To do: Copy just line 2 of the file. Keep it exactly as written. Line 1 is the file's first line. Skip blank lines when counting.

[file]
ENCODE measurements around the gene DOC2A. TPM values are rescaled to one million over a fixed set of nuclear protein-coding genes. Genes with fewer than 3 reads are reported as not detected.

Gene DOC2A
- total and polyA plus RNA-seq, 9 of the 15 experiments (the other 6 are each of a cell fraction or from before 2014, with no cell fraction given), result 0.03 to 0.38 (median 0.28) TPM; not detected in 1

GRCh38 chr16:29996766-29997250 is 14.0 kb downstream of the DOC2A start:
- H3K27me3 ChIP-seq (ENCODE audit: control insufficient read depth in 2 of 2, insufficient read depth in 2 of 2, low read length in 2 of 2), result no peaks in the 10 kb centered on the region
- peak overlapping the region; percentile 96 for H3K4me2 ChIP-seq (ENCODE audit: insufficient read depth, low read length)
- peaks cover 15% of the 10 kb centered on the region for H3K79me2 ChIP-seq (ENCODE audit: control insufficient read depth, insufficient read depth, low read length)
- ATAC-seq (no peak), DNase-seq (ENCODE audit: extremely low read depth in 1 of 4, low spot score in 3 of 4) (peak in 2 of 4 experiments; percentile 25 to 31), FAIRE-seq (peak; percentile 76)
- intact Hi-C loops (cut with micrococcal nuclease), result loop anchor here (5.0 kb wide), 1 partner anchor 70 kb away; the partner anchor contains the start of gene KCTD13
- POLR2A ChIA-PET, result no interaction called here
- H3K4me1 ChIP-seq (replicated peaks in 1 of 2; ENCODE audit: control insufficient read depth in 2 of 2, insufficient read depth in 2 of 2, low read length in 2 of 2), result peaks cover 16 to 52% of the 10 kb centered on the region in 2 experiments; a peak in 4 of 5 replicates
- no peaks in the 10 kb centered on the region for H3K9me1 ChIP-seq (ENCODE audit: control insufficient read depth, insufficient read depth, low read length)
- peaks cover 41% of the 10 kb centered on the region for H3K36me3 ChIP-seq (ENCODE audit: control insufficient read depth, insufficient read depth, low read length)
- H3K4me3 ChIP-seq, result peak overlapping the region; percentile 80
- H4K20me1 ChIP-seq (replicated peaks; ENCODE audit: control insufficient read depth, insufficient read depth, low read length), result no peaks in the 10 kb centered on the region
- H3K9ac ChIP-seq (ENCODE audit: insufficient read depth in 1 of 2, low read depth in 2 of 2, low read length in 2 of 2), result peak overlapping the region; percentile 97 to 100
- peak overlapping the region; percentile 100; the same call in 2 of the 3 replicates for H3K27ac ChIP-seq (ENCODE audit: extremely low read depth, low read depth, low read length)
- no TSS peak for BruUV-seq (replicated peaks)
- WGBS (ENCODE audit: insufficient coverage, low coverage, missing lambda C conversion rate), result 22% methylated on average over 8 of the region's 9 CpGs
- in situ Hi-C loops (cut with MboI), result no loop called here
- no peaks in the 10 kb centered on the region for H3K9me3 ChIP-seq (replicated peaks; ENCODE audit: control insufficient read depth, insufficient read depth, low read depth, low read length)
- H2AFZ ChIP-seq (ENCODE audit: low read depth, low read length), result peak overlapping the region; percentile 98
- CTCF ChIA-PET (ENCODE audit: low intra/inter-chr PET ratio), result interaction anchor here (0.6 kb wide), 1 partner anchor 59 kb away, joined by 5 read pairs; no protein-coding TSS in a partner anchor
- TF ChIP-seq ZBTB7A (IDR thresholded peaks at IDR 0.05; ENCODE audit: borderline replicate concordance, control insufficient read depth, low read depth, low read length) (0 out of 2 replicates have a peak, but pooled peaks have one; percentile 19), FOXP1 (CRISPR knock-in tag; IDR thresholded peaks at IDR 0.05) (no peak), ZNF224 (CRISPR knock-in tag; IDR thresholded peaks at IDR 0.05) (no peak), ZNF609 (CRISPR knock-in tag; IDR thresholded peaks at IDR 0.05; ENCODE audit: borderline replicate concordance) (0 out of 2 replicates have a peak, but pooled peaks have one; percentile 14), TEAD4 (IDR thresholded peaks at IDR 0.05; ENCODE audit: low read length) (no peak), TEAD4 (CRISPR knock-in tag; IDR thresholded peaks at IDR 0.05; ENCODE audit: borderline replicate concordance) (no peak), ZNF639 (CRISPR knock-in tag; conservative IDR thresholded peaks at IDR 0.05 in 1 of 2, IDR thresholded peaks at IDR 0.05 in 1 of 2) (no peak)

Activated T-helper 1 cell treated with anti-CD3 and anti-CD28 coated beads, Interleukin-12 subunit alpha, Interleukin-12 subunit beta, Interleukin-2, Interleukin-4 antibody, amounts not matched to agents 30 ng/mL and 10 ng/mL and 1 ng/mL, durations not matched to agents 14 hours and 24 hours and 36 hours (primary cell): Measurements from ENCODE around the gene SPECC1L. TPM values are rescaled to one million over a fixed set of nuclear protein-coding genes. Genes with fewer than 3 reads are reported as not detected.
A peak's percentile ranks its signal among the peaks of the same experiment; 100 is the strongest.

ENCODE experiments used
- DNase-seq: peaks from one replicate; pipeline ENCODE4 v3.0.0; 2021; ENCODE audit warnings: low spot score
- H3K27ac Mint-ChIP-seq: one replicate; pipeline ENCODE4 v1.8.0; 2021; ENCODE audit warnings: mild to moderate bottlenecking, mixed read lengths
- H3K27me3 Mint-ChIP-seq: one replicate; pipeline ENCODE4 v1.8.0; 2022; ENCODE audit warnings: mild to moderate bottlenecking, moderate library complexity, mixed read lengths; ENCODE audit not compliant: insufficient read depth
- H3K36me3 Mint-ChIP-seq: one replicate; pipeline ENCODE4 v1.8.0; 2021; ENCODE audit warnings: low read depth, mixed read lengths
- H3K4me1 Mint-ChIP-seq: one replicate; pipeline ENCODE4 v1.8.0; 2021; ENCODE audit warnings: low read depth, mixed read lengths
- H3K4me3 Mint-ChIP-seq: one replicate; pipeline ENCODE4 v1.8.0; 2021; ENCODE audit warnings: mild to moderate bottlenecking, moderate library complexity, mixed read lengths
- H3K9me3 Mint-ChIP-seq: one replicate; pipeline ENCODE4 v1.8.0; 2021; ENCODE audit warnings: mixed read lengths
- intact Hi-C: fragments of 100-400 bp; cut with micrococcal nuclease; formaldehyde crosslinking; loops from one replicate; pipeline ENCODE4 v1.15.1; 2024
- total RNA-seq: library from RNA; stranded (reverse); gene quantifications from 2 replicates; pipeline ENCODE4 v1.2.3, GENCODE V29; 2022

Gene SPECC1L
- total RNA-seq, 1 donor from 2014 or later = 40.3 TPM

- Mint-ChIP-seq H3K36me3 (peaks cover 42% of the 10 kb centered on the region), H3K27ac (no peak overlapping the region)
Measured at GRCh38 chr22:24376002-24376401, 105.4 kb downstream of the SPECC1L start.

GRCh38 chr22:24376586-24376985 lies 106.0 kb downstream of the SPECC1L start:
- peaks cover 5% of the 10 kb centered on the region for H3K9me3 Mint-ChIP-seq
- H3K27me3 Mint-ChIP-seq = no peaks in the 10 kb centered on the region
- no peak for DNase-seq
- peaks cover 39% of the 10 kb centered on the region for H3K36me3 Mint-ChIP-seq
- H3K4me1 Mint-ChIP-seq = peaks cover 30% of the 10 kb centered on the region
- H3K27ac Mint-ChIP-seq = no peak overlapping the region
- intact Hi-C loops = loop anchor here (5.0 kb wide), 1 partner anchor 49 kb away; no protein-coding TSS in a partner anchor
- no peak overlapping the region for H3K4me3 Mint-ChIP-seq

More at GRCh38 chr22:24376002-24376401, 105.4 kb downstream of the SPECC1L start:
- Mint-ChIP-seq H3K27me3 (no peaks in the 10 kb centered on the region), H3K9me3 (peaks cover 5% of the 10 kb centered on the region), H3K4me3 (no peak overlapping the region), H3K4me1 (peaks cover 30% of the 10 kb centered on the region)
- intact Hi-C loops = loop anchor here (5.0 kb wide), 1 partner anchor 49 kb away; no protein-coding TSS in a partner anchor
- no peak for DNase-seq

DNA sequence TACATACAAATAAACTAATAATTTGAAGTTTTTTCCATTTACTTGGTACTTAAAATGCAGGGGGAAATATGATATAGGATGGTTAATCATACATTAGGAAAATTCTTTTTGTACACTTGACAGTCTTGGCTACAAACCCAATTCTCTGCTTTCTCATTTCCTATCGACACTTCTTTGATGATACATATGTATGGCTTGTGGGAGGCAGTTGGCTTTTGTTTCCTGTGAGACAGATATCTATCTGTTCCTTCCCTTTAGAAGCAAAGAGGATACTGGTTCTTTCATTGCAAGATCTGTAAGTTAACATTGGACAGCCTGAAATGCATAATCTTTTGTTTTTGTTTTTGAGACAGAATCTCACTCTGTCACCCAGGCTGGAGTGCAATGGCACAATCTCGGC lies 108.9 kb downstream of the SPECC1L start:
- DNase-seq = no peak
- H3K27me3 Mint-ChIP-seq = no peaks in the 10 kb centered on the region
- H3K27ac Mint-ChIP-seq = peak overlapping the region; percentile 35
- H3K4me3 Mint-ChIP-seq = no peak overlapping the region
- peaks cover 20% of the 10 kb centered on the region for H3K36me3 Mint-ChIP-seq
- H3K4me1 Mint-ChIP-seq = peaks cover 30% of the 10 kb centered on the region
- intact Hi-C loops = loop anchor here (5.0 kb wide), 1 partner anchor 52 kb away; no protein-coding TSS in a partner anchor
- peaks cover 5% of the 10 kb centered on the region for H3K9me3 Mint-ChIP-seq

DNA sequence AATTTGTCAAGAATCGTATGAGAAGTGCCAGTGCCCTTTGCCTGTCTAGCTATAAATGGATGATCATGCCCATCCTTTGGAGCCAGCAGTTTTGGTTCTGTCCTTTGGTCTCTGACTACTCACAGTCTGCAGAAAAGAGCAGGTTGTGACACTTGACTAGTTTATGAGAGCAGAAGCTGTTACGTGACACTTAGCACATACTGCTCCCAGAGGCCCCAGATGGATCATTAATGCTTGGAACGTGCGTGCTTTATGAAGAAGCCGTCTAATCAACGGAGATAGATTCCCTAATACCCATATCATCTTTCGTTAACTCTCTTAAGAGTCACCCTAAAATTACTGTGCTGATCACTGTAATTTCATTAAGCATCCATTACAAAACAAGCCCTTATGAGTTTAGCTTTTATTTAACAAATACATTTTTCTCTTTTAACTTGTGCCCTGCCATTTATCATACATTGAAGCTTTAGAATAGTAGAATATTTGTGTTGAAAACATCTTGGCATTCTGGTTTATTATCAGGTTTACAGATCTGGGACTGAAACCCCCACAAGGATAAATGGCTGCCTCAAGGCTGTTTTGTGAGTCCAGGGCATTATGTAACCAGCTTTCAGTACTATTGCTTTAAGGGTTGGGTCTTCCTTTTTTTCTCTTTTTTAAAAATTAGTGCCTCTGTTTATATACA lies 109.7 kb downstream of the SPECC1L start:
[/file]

Gene DOC2A